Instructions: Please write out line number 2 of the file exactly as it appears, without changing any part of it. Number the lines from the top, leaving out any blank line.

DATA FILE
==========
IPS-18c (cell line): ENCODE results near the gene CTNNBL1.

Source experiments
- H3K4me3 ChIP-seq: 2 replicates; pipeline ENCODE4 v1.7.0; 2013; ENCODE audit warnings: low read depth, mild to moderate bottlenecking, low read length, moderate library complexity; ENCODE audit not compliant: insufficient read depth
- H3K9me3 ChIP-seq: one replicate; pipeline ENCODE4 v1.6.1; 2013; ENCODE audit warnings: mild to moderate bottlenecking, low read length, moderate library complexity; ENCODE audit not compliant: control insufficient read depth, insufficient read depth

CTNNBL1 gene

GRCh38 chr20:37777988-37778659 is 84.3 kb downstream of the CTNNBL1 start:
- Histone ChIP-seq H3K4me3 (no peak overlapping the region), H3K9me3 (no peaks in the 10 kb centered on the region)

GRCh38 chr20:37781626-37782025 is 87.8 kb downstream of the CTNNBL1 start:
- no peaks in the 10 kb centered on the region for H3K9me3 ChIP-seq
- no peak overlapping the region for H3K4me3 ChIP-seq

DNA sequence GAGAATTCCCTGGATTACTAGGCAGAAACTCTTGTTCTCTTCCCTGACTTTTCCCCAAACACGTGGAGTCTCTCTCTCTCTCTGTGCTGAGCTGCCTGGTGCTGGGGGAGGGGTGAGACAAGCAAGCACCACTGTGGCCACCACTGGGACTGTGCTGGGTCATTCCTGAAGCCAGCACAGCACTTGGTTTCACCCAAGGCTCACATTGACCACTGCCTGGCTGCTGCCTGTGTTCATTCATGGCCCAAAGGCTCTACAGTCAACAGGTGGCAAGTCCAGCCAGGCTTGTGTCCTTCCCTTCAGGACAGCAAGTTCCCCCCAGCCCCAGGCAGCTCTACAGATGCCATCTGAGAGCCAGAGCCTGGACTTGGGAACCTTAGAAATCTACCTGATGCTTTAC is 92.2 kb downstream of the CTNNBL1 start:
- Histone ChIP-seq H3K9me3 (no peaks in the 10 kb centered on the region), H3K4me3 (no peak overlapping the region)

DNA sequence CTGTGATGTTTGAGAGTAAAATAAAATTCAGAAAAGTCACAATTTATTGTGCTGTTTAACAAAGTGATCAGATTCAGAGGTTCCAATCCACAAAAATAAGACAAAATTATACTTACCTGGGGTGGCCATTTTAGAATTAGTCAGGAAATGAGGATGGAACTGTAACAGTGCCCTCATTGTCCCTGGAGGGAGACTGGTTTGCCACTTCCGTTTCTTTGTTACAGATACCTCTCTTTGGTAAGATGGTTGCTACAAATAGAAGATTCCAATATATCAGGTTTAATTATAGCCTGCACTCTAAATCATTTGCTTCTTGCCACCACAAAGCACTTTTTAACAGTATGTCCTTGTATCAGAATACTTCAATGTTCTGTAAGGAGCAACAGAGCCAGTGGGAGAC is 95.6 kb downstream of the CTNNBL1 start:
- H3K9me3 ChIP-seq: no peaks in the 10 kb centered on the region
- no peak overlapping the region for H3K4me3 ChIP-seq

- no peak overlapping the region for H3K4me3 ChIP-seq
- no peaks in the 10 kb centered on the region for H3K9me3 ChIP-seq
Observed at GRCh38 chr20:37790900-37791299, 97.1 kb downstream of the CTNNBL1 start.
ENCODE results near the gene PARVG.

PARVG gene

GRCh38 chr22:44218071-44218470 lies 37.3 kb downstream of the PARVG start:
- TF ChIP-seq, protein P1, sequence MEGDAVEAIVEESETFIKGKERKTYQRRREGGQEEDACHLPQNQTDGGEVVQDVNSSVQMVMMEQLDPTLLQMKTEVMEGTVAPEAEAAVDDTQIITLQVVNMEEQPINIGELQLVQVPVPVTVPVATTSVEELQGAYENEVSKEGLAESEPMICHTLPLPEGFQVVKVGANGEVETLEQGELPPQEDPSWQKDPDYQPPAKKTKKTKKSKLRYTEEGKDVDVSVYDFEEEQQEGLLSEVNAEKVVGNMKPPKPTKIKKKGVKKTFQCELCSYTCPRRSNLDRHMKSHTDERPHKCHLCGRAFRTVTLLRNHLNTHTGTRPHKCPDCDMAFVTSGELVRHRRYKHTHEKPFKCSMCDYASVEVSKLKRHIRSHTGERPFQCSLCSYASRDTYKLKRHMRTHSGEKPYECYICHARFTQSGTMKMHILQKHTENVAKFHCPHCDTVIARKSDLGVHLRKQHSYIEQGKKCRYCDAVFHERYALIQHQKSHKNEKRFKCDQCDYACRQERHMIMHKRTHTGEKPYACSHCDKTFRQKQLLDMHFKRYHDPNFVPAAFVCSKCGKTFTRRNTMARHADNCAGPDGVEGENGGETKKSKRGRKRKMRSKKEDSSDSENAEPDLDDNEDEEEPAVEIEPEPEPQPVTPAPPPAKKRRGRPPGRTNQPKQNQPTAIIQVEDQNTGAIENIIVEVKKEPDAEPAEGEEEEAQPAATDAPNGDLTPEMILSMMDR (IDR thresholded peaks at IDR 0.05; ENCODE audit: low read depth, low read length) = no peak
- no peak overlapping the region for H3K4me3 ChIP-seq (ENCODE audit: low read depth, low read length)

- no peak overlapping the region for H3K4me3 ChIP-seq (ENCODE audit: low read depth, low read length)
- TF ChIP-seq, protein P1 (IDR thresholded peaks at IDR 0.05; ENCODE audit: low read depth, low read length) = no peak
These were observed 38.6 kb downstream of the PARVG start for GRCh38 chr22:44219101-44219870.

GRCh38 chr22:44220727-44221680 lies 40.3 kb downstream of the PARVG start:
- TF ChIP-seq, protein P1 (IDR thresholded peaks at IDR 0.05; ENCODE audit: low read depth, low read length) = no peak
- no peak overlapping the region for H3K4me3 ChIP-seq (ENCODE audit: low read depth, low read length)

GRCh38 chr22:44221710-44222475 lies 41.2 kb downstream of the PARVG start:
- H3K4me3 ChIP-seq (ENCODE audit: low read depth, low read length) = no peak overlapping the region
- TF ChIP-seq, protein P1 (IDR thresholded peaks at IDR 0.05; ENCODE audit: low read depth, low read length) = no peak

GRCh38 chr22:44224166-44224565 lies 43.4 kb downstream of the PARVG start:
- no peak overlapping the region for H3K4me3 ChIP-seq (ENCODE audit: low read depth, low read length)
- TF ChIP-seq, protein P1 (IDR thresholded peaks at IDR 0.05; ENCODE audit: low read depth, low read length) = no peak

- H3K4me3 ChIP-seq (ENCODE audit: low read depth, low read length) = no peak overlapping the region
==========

Source experiments